03
Mar
10

Assault is not sexy, Zoo Today.

I haven’t heard much about Heavy Rain since its release. I wrote earlier about my distaste for Quantic Dream’s focus on a female character’s sexual assault in the game’s marketing, and hoped that the scene might be handled more sensitively in-game than promotional materials suggested.

Last night, I stumbled across this on the website of “lad’s mag” Zoo. If you don’t care to click through and give a pageview to rape-appreciating misogynists, I’ve got you covered. The piece in question is a slideshow preview of Heavy Rain titled “The List: PS3 Goes X-Rated!” It focuses entirely on Madison Paige’s storyline, and includes several nude screen captures of her. It also includes this quote, which realizes my worst speculations about players finding Paige’s sexual assault at gunpoint “sexy”:

“What you’re supposed to do next [to avoid being forced to strip and save the female character’s life] is obvious fairly early on (hit him with a lamp, so that you can tie him up and interrogate him), but clearly we wanted to play the scene out for as long as possible. You know, for research.
We’re pretty sure that you would do the same.”

This text appears under a screenshot of Madison Paige naked in a shower. Her head hangs dejectedly, and the water is running down her hair into her face.

I am utterly and thoroughly disgusted. I realize this vile attitude comes from Zoo, a publication that exists to objectify topless women. Unfortunately, Zoo has many real, live, human readers who presumably share and support the views expressed in its pages and on its website. I originally found the idea of a simulation of a woman’s sexual assault being used as some sort of proxy for male players to experience a shadow of the degradation inherent in such an experience distasteful, but I found it far preferable to the thought of players being titillated by a woman’s violation. The appearance of the latter point of view on a popular magazine’s website forces me to revise my notion that only a few sickos might take pleasure in the scene.

There isn’t an adjective powerful enough to express how much this horrifies me.

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8 Responses to “Assault is not sexy, Zoo Today.”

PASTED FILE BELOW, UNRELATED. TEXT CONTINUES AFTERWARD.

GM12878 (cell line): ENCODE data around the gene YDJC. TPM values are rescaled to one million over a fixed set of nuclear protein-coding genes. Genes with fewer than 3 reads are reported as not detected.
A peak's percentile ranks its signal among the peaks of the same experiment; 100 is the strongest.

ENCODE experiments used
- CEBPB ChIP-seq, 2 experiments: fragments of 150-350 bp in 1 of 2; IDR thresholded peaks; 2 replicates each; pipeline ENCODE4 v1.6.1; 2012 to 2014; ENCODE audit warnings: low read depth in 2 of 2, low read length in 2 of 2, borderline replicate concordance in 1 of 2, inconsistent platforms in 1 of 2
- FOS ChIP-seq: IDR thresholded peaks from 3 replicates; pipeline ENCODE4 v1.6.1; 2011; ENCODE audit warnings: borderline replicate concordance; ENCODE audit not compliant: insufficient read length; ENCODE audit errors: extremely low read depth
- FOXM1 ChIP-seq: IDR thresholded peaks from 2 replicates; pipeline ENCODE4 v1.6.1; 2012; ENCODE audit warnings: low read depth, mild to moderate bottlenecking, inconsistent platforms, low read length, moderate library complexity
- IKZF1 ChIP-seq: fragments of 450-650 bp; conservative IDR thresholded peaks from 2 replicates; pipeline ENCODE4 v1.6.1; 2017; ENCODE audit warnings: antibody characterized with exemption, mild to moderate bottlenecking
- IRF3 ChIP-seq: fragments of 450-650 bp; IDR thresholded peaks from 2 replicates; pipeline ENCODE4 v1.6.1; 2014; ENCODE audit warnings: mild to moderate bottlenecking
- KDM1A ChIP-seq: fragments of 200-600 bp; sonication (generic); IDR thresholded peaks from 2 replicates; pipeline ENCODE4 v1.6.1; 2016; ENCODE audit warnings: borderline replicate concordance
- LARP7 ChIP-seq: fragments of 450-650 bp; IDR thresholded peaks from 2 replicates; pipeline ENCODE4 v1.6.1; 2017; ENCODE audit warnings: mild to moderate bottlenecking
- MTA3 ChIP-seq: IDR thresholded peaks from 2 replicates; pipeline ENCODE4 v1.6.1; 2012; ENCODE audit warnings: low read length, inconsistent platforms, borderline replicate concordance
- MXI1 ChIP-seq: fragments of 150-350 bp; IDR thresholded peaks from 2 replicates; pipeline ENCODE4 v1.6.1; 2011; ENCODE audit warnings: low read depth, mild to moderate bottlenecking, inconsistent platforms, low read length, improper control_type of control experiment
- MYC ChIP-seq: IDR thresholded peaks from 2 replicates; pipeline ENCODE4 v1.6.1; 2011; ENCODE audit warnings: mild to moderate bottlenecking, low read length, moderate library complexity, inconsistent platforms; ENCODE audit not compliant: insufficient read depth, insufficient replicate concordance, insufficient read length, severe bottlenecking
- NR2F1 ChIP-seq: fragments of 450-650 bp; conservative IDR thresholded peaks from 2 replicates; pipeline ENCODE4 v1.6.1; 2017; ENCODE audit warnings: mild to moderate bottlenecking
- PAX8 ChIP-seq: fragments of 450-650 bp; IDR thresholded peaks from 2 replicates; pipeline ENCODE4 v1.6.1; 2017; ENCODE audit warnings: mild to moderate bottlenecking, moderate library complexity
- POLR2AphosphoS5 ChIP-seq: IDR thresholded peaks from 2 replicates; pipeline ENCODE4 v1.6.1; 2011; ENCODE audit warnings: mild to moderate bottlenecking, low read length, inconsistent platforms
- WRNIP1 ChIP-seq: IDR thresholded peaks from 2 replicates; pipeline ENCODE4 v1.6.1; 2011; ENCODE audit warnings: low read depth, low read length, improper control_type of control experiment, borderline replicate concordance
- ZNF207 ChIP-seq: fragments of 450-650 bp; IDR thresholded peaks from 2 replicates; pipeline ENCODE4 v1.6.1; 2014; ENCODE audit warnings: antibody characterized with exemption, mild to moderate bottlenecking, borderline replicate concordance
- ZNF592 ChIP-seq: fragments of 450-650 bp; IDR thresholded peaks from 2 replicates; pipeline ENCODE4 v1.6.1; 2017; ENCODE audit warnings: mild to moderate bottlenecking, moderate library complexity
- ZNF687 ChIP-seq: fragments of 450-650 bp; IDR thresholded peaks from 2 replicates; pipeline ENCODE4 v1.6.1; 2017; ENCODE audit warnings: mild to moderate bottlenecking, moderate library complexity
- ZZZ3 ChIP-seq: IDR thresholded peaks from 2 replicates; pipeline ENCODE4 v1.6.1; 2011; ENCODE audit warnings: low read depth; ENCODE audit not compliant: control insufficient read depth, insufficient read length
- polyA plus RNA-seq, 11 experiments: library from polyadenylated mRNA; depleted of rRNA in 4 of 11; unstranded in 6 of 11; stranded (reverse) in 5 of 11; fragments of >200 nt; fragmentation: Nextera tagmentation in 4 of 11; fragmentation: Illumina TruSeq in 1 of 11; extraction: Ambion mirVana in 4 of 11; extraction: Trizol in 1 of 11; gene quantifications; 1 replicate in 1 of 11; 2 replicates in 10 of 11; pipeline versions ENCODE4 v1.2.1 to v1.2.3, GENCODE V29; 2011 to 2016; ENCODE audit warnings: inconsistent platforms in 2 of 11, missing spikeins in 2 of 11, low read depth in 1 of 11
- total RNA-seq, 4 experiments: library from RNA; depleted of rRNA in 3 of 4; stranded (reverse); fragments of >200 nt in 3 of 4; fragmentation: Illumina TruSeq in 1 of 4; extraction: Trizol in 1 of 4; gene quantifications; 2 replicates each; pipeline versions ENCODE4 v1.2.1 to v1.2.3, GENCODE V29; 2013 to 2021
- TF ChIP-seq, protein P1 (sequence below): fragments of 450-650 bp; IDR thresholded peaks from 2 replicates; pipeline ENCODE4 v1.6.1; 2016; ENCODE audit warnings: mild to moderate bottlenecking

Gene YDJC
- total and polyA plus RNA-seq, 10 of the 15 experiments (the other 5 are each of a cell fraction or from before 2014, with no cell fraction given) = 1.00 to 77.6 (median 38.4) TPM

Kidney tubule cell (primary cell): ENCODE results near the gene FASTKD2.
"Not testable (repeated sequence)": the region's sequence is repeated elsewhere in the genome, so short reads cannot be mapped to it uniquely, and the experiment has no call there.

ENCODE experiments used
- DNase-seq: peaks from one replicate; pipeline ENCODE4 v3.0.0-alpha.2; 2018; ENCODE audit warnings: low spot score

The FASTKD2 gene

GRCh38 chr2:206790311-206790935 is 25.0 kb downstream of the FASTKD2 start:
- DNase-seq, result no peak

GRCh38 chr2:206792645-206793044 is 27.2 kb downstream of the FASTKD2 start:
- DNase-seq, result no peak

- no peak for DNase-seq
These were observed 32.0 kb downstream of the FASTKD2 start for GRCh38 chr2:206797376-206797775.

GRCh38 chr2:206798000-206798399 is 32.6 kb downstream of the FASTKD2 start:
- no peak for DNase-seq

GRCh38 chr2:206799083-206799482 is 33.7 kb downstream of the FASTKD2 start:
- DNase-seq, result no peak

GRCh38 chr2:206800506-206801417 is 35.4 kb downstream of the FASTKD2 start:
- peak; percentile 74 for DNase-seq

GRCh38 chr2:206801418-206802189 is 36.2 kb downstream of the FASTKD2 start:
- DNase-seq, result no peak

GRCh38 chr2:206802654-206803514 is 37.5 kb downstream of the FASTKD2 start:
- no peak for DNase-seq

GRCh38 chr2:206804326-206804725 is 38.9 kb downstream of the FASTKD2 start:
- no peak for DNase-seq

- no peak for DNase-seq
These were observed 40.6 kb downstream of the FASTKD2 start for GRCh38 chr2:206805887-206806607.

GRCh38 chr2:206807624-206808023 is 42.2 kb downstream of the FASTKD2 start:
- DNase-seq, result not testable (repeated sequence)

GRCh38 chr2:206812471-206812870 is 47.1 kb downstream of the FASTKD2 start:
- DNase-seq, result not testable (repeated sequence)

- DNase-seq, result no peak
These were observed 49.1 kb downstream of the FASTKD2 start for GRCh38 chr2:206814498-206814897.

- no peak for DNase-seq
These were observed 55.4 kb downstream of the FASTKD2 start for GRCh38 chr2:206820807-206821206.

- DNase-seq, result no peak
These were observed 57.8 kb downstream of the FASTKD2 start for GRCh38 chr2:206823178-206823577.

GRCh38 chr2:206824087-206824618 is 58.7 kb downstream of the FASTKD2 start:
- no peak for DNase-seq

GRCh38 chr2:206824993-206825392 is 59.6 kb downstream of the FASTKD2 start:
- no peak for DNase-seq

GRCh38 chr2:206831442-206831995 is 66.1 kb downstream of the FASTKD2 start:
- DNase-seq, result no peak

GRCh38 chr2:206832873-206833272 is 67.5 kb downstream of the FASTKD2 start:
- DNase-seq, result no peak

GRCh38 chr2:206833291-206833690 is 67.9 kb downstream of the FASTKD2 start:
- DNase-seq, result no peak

1. 1 cate3710
    March 4, 2010 at 12:21 am

    Well fuck, I give up. Sick bastards.

  2. 2 Joe_Lastname
    March 5, 2010 at 10:15 am

    Surely yaoi comics featuring older men violating boys, written by and read by women, has not escaped your notice… It *is* a sad situation that the cultures still extant have so fucked all our minds that for it to be violation a man has to be on top and women with predatory sexual fantasies apparently find themselves limited to fantasizing about proxy-pederasty. Not to mention how fucked up the situation is for people of other orientations than But it’s not like there aren’t women who have such fantasies. Assault *is* sexy, to some, and it’s not limited by gender. The unspoken assumption you make that rape fantasies are only had by men is actually kind of insulting to women. Like you can only ever be meek and need to be protected or something.

    I digress, the writers probably got a little hot writing that, but my guess is, like a certain scene in The Devil’s Rejects, the Heavy Rain rape scene was actually meant to offend (and feed into the noir aesthetics), not to titillate. We’ve stumbled into the morally simple but socially complicated realm of rape fantasy, though, so I felt the need to sound off on it.

    To my mind, the ugly here isn’t that a video game *has* a rape scene. The ugly is that (probably) to the writers minds and (certainly) to most of the audience, that scene that so freaks you out would not have the same impact if it was a svelte cleanshaven dude being forced to strip for a pudgy unwashed hairy woman.